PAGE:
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Q&A: Christine Baranski and ‘The Good Fight’ tackle ‘the world becoming unhinged’

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“When and if our world ever returns to some semblance of normalcy, I think you’ll look back and say, ‘This was a show that ... dealt with what’s going on,’” Christine Baranski says of “The Good Fight.”
(Irfan Khan / Los Angeles Times)

When she was first cast as hard-charging attorney Diane Lockhart, Christine Baranski thought to herself, “How do I convey that I’m the head of a law firm? I don’t have a law degree. This woman is smarter than me.” Ten years after that start as a supporting player on CBS’ legal drama “The Good Wife,” Diane took center stage when the series morphed into “The Good Fight” on CBS All Access, and now Baranski has her down pat: icily composed, perfectly coiffed and five steps ahead of her opponents.

In Season 2, her anger was simmering. Season 3 finds liberal feminist Diane at full boil, on a mission. When she isn’t in her pristine office at Reddick, Boseman & Lockhart, she’s plotting to take down the Trump administration. Recently, Baranski could be found at the Peninsula Hotel, talking about figuring out Diane, her MSNBC addiction and the importance of being on a series that’s almost giddily gloves-off when it comes to addressing all things Trump.

“When and if our world ever returns to some semblance of normalcy, I think you’ll look back and say, ‘This was a show that was of its time, that dealt with what’s going on,’” she says. “That said, I really do need a vacation.”

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(About a week after this interview, due to a dispute with CBS All Access about subject matter, one of the animated musical shorts that accompany each episode of “The Good Fight” was replaced with the words “CBS has censored this content.” Baranski could not be reached for comment.)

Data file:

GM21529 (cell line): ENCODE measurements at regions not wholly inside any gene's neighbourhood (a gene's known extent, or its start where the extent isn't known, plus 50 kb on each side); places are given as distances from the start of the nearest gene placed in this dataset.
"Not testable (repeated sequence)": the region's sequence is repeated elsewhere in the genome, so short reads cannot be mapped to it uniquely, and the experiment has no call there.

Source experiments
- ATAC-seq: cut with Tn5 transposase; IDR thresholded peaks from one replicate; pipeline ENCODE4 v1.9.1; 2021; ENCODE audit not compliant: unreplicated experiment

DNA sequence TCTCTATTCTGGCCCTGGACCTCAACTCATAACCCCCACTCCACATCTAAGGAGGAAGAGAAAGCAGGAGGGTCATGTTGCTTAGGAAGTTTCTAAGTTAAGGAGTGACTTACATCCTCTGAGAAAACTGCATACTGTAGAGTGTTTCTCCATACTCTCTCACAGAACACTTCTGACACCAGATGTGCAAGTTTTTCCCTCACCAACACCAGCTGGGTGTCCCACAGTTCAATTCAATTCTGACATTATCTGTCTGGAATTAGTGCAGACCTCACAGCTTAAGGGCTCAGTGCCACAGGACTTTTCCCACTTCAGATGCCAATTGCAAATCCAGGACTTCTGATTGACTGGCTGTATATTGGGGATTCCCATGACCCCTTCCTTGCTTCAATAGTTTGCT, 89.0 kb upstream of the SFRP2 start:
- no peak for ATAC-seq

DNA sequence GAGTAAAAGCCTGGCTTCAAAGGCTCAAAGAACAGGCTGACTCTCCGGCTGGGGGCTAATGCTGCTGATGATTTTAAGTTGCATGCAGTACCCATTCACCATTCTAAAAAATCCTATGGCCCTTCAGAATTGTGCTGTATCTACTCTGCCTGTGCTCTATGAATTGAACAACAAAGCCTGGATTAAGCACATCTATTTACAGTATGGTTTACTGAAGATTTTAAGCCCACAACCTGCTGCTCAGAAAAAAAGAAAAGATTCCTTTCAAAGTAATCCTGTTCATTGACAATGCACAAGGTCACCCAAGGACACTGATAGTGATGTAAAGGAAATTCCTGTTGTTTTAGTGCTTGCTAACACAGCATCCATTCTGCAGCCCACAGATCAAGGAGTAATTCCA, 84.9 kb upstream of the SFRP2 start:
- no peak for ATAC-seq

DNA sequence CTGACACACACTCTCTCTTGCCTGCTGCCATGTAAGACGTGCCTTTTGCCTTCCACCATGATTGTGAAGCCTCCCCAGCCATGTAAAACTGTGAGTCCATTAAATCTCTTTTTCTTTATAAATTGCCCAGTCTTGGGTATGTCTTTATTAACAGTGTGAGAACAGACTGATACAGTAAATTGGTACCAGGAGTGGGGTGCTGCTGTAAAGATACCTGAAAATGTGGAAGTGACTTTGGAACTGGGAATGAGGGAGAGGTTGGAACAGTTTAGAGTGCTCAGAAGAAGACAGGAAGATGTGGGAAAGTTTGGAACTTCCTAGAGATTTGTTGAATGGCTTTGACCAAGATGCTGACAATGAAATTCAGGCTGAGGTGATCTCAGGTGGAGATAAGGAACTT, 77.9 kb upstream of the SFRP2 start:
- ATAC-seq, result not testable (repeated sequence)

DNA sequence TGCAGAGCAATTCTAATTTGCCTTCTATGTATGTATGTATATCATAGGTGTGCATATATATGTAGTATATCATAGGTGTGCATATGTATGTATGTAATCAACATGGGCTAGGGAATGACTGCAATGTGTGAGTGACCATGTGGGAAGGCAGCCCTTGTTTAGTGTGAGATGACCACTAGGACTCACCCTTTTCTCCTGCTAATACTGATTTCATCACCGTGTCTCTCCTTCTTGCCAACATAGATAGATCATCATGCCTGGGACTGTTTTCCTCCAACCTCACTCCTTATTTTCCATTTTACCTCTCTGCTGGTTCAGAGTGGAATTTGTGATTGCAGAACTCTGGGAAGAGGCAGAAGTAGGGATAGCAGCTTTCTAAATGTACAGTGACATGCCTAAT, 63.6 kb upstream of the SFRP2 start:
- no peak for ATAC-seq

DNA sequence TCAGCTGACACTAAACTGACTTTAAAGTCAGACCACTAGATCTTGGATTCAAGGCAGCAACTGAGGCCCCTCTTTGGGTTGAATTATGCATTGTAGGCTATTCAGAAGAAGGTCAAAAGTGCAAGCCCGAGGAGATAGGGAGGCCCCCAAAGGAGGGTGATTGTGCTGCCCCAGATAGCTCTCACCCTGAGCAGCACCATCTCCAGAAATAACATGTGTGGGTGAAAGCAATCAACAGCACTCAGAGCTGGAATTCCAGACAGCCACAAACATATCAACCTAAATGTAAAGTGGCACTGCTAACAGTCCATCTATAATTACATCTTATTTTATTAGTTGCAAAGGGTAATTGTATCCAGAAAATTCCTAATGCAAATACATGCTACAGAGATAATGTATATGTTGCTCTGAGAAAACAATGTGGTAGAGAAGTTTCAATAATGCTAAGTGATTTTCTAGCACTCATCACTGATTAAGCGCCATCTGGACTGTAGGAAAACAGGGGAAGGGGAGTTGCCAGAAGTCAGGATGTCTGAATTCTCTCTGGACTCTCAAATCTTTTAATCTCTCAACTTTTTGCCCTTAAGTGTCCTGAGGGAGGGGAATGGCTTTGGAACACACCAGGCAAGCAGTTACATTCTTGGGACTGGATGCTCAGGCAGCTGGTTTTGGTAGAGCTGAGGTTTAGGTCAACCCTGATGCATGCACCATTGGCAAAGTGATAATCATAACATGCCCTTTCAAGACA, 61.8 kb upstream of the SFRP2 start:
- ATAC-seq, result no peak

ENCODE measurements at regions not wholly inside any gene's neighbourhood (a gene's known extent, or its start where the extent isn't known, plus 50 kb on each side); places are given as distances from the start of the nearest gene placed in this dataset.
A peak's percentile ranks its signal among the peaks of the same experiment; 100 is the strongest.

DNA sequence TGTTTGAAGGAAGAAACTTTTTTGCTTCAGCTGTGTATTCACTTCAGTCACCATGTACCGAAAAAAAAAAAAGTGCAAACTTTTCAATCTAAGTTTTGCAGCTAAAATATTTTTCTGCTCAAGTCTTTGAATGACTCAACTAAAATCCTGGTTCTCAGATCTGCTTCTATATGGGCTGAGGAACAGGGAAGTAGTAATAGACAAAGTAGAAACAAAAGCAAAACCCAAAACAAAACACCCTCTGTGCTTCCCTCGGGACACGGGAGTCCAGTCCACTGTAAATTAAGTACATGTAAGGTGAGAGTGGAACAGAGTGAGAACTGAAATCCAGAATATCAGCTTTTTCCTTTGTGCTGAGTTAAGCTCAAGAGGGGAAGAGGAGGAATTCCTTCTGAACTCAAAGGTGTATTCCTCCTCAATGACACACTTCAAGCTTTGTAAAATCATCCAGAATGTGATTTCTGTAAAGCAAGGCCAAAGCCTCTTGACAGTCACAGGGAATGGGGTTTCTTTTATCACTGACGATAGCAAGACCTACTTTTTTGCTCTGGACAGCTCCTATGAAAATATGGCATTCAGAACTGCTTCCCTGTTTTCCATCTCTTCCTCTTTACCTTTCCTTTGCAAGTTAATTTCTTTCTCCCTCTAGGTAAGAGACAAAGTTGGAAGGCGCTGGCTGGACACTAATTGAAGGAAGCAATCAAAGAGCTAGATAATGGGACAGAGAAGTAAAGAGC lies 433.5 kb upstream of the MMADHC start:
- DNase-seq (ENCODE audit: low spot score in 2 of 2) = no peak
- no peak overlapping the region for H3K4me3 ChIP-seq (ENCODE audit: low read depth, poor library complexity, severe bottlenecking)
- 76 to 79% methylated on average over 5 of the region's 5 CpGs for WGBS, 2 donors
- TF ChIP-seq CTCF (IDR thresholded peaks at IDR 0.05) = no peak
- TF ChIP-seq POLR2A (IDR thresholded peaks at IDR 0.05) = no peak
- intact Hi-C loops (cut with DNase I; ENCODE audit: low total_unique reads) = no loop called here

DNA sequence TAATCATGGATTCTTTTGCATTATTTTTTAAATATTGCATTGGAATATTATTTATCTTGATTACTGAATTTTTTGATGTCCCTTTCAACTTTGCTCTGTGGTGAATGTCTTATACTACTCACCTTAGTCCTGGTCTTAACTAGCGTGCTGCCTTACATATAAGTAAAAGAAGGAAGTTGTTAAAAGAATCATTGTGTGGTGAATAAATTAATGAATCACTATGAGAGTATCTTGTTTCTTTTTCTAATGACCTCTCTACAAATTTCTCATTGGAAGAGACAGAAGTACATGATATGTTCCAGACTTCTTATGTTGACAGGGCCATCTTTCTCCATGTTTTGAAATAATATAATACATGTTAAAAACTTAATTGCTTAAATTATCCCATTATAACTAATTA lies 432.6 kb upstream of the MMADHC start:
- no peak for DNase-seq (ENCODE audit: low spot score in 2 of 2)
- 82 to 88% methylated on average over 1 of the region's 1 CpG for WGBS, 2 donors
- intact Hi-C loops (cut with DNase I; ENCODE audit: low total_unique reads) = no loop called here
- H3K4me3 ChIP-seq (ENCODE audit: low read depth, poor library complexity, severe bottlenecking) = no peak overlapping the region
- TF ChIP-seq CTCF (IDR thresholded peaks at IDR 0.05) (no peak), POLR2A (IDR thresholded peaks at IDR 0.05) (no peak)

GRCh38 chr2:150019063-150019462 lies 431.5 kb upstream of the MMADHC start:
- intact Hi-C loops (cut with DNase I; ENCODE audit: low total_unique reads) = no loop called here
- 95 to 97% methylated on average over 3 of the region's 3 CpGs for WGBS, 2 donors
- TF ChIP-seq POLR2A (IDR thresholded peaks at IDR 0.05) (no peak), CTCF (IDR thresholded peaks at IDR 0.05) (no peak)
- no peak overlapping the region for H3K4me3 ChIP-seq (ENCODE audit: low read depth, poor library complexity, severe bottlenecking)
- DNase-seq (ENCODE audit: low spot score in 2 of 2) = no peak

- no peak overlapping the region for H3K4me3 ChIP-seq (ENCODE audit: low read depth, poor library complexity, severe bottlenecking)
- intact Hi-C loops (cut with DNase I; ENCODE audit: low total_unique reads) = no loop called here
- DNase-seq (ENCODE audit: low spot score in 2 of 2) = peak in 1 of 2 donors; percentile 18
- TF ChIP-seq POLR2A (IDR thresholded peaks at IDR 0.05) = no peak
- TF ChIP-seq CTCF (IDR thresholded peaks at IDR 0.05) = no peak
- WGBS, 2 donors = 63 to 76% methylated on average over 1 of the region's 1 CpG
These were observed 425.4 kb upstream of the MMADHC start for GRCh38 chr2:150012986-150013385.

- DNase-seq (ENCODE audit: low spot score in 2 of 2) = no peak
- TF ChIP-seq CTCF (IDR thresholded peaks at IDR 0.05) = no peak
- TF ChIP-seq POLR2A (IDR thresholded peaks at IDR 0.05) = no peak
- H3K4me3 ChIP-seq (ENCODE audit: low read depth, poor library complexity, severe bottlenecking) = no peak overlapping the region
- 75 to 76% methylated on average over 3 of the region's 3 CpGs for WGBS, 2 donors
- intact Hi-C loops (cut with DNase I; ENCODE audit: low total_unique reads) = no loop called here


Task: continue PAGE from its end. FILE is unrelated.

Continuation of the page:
Impregnated porn stars, the “pee tape,” Diane’s strategies for impeachment. Do you ever open up a script and think, “How are we going to get away with this?”

We’re living in crazy times. We have writers who are brave, highly intelligent, and asking moral and philosophical questions. These fictional characters are lawyers living in the world of the rule of law who feel that perhaps the rails are coming off. That’s what [showrunners Michelle and Robert King] want to write about: the world becoming unhinged.

“Henceforth Known as Property” Ep 104-- Episodic coverage of THE GOOD FIGHT. Pictured: Christine Ba
Christine Baranski as Diane Lockhart in “The good Fight.”
(Patrick Harbron / CBS)

You’ve said that cable news has become a form of research for you.

I don’t [watch] it only as research. I’m concerned about what’s going on. I never watched morning television [before]. For me, it was public radio playing Bach or Mozart. I wanted to start my day calm. Since I started doing “The Good Fight,” I do a bit of Bach with my coffee and it’s on to [“Morning Joe”]. I have a television set in my dressing room. Then when I go home it’s Chris Hayes, Rachel [Maddow] and Lawrence [O’Donnell]. They’ve become company. I live alone and at the end of the day it’s like spending time with like-minded people. [Some] say MSNBC is as much propaganda as Fox News. Well, I think not. I’m deeply impressed with what journalists are doing at this moment. If we survive this, it’ll be because of the relentless investigation and fact-checking done by the press. I feel at times, like so many people, I wish I could turn it off. But as awful as it is, we have to stay awake.

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Let’s talk about Diane’s wardrobe. What does she hope her statement necklaces and tailored suits say about her?

I’ve always thought of Diane’s wardrobe as her armor. Any woman who arrives in a gorgeous suit with an enormous peacock brooch, the high heels, the whole thing? It just says “Don’t eff with me.” [laughs]

Did you learn this by studying alpha female attorneys?

I’ve learned as much by watching men who are powerful as watching women. One of the things I love most about Diane is that she’s often the only woman in the room. There she is, having to put the [men] in line. Observe powerful people: They don’t need to do a lot. They have power. Just the way you talk. You don’t have to raise your voice. When you’re the king, everybody else has to move around and talk loudly. If you really want to make your point, speak in declarative sentences. Don’t ask for permission. That’s the way it is.

This season Diane takes up martial arts as well as competitive ax-throwing. What’s going on here?

It’s Diane as warrior. The Kings said, “We want Diane to find something to channel her rage and sense of helplessness.” I love that aikido wasn’t aggressive enough for her. [laughs] I went to an actual ax-throwing studio with cages. They serve wine there. [laughs] I don’t see myself going off to an ax-throwing place in Brooklyn, but I really got into it. But to answer your question, it’s a physical manifestation of her inner state, the aikido and the ax throwing. What’s next? Pole dancing? [laughs]


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